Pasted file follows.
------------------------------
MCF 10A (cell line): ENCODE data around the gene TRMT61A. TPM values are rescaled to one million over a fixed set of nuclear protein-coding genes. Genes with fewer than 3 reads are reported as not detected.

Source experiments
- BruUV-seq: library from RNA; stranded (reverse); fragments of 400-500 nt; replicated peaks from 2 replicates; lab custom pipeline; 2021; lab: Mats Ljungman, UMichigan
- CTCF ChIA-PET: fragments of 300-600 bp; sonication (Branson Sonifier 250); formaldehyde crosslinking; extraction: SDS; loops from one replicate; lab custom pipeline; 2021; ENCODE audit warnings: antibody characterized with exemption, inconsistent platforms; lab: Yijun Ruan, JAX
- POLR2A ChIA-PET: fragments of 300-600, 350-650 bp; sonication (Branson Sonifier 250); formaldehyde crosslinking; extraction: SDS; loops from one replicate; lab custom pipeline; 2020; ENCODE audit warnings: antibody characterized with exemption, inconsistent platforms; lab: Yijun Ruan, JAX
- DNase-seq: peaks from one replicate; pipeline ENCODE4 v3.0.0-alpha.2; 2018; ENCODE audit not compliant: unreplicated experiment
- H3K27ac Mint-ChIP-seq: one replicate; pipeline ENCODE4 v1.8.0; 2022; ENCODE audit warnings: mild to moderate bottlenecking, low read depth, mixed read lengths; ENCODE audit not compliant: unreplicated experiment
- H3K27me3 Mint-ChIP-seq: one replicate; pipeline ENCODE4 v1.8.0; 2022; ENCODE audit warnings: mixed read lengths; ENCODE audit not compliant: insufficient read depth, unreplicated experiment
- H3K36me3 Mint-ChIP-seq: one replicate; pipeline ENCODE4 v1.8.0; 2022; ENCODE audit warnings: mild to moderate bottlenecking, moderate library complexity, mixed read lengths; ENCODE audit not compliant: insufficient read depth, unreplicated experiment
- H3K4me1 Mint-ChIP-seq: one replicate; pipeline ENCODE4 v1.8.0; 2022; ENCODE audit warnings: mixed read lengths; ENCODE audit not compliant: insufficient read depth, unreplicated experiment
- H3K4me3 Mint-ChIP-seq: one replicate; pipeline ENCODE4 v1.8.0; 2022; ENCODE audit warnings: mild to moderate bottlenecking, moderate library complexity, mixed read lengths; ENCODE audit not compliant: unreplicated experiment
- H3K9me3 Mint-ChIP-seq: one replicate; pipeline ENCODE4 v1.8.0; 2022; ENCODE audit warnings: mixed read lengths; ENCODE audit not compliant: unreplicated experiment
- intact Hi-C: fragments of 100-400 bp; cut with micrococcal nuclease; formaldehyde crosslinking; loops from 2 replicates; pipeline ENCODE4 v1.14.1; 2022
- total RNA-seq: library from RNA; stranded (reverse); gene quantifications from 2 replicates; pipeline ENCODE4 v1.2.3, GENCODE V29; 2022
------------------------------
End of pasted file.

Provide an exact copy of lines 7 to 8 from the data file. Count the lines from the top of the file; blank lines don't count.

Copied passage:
- H3K27ac Mint-ChIP-seq: one replicate; pipeline ENCODE4 v1.8.0; 2022; ENCODE audit warnings: mild to moderate bottlenecking, low read depth, mixed read lengths; ENCODE audit not compliant: unreplicated experiment
- H3K27me3 Mint-ChIP-seq: one replicate; pipeline ENCODE4 v1.8.0; 2022; ENCODE audit warnings: mixed read lengths; ENCODE audit not compliant: insufficient read depth, unreplicated experiment